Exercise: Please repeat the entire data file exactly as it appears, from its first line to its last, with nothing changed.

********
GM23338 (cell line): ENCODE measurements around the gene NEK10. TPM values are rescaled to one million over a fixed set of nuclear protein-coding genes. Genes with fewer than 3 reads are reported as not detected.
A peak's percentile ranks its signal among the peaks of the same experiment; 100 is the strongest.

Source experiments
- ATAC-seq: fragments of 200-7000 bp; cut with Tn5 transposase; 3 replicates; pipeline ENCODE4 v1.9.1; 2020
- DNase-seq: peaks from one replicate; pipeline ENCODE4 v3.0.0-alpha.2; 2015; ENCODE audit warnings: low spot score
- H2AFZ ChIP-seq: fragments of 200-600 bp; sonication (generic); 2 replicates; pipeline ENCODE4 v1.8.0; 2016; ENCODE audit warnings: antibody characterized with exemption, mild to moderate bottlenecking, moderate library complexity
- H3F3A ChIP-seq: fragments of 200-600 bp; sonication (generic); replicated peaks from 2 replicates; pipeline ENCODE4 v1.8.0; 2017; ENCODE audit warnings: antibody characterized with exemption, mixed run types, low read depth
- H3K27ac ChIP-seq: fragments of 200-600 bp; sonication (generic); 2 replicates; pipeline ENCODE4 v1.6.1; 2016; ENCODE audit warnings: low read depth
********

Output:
GM23338 (cell line): ENCODE measurements around the gene NEK10. TPM values are rescaled to one million over a fixed set of nuclear protein-coding genes. Genes with fewer than 3 reads are reported as not detected.
A peak's percentile ranks its signal among the peaks of the same experiment; 100 is the strongest.

Source experiments
- ATAC-seq: fragments of 200-7000 bp; cut with Tn5 transposase; 3 replicates; pipeline ENCODE4 v1.9.1; 2020
- DNase-seq: peaks from one replicate; pipeline ENCODE4 v3.0.0-alpha.2; 2015; ENCODE audit warnings: low spot score
- H2AFZ ChIP-seq: fragments of 200-600 bp; sonication (generic); 2 replicates; pipeline ENCODE4 v1.8.0; 2016; ENCODE audit warnings: antibody characterized with exemption, mild to moderate bottlenecking, moderate library complexity
- H3F3A ChIP-seq: fragments of 200-600 bp; sonication (generic); replicated peaks from 2 replicates; pipeline ENCODE4 v1.8.0; 2017; ENCODE audit warnings: antibody characterized with exemption, mixed run types, low read depth
- H3K27ac ChIP-seq: fragments of 200-600 bp; sonication (generic); 2 replicates; pipeline ENCODE4 v1.6.1; 2016; ENCODE audit warnings: low read depth